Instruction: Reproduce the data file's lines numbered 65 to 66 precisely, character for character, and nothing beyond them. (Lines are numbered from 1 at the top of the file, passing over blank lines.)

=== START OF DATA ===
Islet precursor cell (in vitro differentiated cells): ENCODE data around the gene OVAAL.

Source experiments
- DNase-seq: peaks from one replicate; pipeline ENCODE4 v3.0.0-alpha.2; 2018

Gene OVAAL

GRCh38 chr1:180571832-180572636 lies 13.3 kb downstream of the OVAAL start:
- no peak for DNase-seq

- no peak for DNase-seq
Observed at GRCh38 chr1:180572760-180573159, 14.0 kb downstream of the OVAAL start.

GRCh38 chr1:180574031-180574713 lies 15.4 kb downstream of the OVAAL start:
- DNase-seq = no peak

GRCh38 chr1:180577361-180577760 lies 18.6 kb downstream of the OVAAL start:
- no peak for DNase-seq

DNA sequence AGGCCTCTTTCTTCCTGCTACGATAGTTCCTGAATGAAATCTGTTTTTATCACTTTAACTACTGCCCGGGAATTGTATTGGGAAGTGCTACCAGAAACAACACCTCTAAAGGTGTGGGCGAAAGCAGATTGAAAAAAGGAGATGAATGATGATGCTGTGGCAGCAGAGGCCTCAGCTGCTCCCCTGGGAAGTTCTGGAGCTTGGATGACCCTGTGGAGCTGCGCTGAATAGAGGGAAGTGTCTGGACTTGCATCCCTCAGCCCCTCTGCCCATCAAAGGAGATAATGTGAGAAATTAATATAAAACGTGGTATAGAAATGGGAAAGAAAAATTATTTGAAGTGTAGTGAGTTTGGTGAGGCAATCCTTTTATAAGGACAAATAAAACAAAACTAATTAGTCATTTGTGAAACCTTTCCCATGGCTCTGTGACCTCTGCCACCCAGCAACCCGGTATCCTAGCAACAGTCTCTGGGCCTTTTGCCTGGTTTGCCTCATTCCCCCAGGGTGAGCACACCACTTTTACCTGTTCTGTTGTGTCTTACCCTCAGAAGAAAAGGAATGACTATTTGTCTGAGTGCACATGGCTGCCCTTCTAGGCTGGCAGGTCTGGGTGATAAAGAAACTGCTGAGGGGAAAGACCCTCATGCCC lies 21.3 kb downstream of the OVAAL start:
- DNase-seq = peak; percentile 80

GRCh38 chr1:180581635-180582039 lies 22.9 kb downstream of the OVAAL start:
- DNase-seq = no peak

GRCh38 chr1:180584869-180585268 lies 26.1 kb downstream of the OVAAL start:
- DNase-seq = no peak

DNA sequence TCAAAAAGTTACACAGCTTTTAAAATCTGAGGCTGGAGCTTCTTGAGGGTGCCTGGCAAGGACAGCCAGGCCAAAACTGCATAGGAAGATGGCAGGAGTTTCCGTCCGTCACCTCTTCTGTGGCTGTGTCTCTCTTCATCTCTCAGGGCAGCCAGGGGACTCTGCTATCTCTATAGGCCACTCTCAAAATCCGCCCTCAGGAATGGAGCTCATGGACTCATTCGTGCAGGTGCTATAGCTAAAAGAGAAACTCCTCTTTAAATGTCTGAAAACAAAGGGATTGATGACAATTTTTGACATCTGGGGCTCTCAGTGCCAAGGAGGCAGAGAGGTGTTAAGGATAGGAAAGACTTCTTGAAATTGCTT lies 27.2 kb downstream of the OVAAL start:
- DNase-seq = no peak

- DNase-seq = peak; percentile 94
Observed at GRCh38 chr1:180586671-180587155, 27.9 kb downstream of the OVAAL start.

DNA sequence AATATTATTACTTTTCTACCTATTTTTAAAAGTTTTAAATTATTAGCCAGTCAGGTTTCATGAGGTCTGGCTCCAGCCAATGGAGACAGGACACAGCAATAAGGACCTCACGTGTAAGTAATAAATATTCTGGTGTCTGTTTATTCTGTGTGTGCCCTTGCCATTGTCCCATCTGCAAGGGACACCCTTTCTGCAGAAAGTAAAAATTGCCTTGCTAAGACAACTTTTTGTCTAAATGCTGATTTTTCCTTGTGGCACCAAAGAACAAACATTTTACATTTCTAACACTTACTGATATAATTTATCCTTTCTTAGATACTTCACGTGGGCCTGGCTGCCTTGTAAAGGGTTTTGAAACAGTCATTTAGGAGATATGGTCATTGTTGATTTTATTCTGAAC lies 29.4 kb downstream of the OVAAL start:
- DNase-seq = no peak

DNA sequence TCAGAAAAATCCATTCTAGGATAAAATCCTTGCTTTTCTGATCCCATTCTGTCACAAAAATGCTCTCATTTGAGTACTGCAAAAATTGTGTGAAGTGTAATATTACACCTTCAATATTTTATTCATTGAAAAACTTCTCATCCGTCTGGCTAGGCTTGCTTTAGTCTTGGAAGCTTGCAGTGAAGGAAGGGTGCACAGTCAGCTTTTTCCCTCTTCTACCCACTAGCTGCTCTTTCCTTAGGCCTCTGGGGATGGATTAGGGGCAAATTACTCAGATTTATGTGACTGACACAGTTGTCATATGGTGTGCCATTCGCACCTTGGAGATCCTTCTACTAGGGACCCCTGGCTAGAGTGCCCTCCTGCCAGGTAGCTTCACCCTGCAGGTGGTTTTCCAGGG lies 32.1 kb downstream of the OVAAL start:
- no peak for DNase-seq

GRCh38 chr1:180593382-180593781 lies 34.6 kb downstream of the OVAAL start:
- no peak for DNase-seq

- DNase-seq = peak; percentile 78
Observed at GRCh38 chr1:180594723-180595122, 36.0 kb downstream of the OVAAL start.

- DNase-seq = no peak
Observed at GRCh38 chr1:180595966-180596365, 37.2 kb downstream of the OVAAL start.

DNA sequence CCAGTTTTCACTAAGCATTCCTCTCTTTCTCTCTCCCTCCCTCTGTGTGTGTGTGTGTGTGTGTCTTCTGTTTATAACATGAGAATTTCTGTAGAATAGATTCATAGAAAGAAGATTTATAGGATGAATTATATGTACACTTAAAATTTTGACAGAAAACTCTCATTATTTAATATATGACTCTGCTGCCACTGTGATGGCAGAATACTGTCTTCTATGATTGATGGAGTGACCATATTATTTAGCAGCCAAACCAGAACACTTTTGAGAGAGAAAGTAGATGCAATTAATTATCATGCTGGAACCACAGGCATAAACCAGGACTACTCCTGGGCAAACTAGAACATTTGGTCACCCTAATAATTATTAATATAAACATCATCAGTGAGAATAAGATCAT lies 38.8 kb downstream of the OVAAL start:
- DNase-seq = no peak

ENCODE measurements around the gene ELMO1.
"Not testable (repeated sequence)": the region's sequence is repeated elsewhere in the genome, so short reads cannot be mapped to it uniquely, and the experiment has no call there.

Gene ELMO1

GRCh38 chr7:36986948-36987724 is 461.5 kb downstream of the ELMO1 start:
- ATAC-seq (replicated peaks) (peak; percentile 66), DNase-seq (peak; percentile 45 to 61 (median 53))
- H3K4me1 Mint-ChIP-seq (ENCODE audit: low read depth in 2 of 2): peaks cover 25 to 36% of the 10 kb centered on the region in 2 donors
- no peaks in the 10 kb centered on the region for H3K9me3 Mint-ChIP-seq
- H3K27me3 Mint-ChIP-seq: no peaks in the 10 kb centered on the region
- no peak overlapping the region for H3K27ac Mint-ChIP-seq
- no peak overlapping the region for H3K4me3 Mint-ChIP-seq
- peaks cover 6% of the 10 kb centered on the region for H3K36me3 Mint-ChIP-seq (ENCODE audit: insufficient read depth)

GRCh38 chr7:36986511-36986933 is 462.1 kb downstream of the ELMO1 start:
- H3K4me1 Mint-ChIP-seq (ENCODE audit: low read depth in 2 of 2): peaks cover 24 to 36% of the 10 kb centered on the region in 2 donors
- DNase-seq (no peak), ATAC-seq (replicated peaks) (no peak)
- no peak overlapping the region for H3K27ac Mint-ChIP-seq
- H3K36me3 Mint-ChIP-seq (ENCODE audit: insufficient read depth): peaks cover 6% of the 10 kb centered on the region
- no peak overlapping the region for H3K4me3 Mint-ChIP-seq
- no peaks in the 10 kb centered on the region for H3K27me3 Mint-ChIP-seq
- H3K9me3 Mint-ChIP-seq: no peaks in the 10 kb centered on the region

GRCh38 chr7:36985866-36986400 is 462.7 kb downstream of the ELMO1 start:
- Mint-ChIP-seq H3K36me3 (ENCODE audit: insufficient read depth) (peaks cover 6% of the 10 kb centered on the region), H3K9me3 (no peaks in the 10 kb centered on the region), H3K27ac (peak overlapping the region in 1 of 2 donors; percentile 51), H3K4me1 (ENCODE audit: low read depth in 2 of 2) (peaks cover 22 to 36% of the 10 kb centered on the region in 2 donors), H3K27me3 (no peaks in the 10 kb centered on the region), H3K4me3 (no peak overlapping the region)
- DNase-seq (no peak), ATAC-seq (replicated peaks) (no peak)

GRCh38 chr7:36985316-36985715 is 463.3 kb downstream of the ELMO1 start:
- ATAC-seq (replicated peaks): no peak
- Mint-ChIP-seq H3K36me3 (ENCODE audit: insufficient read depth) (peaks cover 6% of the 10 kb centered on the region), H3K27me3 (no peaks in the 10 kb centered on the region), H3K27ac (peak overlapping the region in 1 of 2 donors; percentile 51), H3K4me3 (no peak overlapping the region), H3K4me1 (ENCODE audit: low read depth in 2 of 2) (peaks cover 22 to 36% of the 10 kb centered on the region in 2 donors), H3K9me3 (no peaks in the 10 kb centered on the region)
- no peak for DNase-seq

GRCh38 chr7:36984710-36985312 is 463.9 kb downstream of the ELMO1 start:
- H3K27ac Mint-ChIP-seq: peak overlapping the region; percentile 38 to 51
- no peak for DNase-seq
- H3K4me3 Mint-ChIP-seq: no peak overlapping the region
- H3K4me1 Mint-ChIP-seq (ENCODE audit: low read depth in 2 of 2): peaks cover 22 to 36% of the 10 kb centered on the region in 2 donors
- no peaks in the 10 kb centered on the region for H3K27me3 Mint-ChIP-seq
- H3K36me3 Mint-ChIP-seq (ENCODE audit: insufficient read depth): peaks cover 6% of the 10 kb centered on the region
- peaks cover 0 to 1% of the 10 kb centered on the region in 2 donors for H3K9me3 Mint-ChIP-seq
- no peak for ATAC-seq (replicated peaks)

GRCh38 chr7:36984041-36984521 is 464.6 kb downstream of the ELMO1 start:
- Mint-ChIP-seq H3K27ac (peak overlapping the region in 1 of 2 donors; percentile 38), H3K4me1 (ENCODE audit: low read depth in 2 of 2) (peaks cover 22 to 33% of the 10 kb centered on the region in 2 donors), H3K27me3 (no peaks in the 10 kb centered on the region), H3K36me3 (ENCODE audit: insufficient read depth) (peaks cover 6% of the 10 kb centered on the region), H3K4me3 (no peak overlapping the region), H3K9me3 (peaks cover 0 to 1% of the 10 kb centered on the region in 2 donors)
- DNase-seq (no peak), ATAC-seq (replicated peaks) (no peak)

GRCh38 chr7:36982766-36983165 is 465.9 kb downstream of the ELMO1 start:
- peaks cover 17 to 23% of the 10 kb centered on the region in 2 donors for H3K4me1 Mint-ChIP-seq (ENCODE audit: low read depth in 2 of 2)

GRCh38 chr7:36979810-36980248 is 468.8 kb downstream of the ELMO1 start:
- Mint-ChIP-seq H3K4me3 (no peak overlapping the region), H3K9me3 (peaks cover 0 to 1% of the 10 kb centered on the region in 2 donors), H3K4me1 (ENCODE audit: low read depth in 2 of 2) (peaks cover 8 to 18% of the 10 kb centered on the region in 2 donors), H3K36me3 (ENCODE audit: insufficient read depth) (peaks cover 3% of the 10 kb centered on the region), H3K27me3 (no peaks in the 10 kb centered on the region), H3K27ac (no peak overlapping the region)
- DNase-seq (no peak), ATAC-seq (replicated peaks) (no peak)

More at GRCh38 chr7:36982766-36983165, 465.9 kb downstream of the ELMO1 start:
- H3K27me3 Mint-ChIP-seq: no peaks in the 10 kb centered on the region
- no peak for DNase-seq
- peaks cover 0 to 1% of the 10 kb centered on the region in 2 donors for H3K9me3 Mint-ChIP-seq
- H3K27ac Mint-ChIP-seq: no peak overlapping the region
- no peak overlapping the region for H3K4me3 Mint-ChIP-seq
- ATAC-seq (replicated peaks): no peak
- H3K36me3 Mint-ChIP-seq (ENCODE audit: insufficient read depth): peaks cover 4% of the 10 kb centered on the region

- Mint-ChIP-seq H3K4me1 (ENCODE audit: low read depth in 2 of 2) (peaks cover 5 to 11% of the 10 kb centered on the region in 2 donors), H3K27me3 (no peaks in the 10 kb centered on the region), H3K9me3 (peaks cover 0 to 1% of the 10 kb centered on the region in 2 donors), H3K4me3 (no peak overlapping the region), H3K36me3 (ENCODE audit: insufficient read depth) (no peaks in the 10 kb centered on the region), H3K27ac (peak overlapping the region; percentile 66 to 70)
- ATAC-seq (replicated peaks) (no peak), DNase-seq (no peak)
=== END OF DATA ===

- H3K4me1 Mint-ChIP-seq (ENCODE audit: low read depth in 2 of 2): peaks cover 22 to 36% of the 10 kb centered on the region in 2 donors
- no peaks in the 10 kb centered on the region for H3K27me3 Mint-ChIP-seq